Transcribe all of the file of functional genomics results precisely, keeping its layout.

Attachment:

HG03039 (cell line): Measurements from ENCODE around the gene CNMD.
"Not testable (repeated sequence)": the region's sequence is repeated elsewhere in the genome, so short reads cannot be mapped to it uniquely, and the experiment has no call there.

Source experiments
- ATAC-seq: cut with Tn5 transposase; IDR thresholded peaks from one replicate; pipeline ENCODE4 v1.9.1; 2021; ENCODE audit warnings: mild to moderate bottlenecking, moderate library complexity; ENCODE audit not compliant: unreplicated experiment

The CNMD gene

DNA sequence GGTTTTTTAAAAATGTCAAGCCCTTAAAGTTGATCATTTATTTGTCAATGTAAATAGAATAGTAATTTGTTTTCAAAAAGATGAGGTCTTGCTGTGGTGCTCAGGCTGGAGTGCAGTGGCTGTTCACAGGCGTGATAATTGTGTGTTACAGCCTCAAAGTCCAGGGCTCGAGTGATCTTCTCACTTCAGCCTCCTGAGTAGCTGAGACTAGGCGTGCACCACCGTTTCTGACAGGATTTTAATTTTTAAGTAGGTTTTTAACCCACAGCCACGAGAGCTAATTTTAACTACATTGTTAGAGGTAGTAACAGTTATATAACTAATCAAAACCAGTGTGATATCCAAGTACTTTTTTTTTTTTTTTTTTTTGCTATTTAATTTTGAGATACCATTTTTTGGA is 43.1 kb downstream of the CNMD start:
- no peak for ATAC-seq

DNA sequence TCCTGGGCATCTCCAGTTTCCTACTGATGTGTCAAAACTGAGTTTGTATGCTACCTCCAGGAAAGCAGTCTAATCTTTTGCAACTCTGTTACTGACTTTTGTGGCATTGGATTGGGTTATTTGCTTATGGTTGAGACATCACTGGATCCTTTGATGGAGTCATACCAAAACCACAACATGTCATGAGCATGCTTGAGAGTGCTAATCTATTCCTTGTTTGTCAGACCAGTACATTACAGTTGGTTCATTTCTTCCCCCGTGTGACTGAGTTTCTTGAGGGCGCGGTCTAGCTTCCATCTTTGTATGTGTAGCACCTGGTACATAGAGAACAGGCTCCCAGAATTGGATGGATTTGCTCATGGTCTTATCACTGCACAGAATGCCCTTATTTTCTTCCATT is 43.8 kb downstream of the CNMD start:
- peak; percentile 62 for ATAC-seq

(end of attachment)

HG03039 (cell line): Measurements from ENCODE around the gene CNMD.
"Not testable (repeated sequence)": the region's sequence is repeated elsewhere in the genome, so short reads cannot be mapped to it uniquely, and the experiment has no call there.

Source experiments
- ATAC-seq: cut with Tn5 transposase; IDR thresholded peaks from one replicate; pipeline ENCODE4 v1.9.1; 2021; ENCODE audit warnings: mild to moderate bottlenecking, moderate library complexity; ENCODE audit not compliant: unreplicated experiment

The CNMD gene

DNA sequence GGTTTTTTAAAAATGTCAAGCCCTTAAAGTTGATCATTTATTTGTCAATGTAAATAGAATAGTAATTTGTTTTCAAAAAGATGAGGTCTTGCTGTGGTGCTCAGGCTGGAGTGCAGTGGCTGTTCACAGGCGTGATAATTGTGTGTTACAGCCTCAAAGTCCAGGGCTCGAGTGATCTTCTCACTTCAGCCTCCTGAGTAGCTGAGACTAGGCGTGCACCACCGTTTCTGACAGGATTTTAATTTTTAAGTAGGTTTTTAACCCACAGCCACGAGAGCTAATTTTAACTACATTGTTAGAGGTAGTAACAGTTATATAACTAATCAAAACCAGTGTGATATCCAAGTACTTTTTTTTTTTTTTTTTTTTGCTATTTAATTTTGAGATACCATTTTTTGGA is 43.1 kb downstream of the CNMD start:
- no peak for ATAC-seq

DNA sequence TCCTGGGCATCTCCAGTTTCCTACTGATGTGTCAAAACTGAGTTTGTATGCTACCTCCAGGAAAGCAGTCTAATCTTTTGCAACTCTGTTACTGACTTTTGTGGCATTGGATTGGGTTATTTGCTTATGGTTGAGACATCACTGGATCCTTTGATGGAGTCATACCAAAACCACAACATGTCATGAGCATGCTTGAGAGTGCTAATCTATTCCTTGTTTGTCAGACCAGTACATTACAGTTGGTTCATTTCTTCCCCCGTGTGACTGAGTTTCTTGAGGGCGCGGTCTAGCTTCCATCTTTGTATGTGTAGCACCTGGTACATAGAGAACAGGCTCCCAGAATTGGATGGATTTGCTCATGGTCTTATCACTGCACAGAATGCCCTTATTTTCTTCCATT is 43.8 kb downstream of the CNMD start:
- peak; percentile 62 for ATAC-seq